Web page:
Justin Cheung's Documentary Shifts The Narrative On Hong Kong’s Domestic Helpers
Being the eldest son of Hong Kong film director Alfred Cheung, 23-year-old Justin Cheung’s knack for storytelling should come as no surprise, though the speed with which he threw himself into his first project—and its subject—may to some.
Just over a year ago, having graduated from the New York University Tisch School of the Arts with a major in film and a minor in political science, Justin and six fellow former film students started production on Yaya, a 30-minute documentary that explores the “intimate and complex relationship” between a Filipino domestic worker and her employers, with funds raised through crowdsourcing.
Yaya is a Philippine English noun for a woman employed by a family to look after a child or sick or elderly members.
Through asking hard questions and presenting an intimate portrayal of Justin’s own Filipina Yaya, Teresita Lauang, who has spent 34 years away from her family, the issues of the mistreatment and marginalisation of the domestic labour force are placed centre stage in an effort to spark an overdue conversation in the community.
When we met, Justin, with Teresita by his side, spoke about empathy, family, and the emotional and physical journey involved in this compelling project.
What inspired this documentary?
It started with a sense of injustice about someone I cared for very much. I remember at 10 years old having lunch at a membership club where domestic workers were not allowed to sit with us and thinking this is absurd. They are treated as second-class citizens.
Returning from the US, it was jarring to realise how abnormal it is to have [a domestic helper] live in your home. I tried to explore the issue as intimately as I could. [The film] is really about our relationship.
Did you learn anything new about Yaya in making this film?
The most fascinating part was her love story with her husband, whom she met at 17. That grounds her story. I cannot imagine how hard it is to live 30 years at home while your wife is away.
I was also surprised at how much she loved working with us. At a certain point, we started seeing each other as family—a complicated version of a family. Sometimes she is more comfortable in Hong Kong than in the Philippines.
What were the biggest challenges in making the film?
We took a special trip to her home village in Nueva Vizcaya, where I met the whole family, including grandkids she had only seen eight times. Her husband was initially against us filming there. As a documentary filmmaker, you don’t want to step over the line and invade someone’s privacy, so that took a lot of convincing.
Another was interviewing her grandchildren; it is my family taking Yaya away from her own family. There’s still this sense of guilt that hasn’t gone away yet. I don’t think there’s an easy way out emotionally; it hurts to know that they’re missing their grandmother.
Did tackling such a personal subject affect your process?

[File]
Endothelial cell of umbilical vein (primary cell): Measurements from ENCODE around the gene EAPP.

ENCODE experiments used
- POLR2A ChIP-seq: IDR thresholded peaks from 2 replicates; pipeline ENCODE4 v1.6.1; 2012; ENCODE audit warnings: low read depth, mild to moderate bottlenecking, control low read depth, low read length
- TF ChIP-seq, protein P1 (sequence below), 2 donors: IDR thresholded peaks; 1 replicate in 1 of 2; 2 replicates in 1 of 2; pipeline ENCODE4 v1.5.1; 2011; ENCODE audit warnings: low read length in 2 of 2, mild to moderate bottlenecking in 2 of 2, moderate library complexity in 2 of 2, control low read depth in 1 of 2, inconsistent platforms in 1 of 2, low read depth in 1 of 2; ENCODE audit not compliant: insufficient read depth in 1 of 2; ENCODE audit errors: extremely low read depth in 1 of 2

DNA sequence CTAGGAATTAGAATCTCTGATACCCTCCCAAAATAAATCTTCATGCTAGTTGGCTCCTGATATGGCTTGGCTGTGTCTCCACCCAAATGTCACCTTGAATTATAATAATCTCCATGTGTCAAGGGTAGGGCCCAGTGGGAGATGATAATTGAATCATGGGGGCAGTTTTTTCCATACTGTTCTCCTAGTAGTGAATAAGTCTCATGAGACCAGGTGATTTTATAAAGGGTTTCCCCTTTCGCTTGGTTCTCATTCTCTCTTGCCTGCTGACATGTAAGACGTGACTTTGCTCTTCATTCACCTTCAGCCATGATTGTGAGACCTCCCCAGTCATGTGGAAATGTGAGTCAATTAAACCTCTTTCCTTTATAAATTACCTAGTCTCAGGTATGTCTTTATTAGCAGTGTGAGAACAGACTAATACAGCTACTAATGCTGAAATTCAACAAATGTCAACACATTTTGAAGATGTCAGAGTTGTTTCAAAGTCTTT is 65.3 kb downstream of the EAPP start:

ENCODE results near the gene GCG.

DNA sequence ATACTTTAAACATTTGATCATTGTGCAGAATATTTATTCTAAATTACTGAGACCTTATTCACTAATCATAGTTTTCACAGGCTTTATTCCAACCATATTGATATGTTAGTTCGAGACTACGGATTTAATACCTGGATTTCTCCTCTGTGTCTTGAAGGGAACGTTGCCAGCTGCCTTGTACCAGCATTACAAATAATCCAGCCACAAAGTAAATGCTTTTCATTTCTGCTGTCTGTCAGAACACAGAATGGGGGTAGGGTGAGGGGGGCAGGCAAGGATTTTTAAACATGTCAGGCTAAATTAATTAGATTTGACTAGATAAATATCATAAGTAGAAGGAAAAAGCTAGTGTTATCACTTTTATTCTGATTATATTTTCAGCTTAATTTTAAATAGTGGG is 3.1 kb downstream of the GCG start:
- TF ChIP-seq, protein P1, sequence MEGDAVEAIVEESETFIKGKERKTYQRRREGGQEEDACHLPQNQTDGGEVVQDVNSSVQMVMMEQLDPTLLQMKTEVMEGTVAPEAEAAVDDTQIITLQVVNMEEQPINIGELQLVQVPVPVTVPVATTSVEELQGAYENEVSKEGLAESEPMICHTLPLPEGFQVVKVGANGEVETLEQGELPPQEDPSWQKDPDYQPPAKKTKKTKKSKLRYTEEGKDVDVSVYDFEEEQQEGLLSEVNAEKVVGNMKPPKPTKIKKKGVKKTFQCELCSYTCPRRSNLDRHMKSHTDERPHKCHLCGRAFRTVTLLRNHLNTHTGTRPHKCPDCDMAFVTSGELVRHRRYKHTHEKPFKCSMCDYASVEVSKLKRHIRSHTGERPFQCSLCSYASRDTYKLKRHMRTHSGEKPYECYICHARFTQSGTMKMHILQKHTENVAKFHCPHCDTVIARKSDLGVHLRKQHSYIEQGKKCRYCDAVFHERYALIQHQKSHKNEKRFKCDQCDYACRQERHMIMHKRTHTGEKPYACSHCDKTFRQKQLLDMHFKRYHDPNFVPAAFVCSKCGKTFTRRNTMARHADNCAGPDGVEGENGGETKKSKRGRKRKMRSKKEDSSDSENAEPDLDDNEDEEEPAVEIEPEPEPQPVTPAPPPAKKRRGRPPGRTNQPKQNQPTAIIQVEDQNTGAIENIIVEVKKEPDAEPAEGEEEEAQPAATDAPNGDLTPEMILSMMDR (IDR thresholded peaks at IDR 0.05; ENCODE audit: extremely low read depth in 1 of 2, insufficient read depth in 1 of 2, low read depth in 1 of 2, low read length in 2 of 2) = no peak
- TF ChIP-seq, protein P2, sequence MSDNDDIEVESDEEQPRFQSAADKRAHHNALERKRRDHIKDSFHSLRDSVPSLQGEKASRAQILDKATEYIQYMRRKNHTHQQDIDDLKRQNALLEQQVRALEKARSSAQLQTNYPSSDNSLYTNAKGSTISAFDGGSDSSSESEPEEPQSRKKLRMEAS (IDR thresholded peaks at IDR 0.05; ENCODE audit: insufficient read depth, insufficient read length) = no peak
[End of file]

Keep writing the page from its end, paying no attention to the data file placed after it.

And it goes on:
I had more responsibility because [the film] was portraying family—I felt a lot of pressure to tell the truth but in a way that didn’t hurt anyone. It was difficult to balance respecting their privacy and capturing the essence of this relationship.
What do you hope the documentary will achieve?
To have an impact on the local audience and make them more curious and empathetic. I want domestic helpers to have a voice, to feel empowered, that their job has meaning, and that they contribute to the families and society they live in. I also hope the film gets picked up for distribution. I’ve been submitting it to festivals in the US, Europe and Hong Kong.
What spurred your interest in filmmaking?
I loved making short films in high school and would burn through DVDs my dad brought home from Mainland China. I like taking the mess of the world and creating something that makes sense, which is the story. I still want to be a feature filmmaker, but for this particular story, the only way to tell it was through a documentary.
I try to tell stories, and film is my favourite medium to do that.
This was your first film after graduating. Was the process what you expected?
The documentary process is much more intimidating because you can’t plan too much. Once you press record, you’re at the mercy of what’s happening in front of you. The editing process was the most challenging yet rewarding, because structure was important yet it kept changing up until days before the final cut.
Thankfully, Yaya was with me and I could grab the camera and film her if I was missing a shot.
What would you say to aspiring filmmakers?
In school, we were too focused on making films so that what we created looked pretty but lacked substance. It’s important to have a lot of experiences outside of making films; to be a good listener, a good observer.
Yaya premieres on April 22 at the Grand Cinema, Elements, Hong Kong. Tickets are available at eventbrite.com
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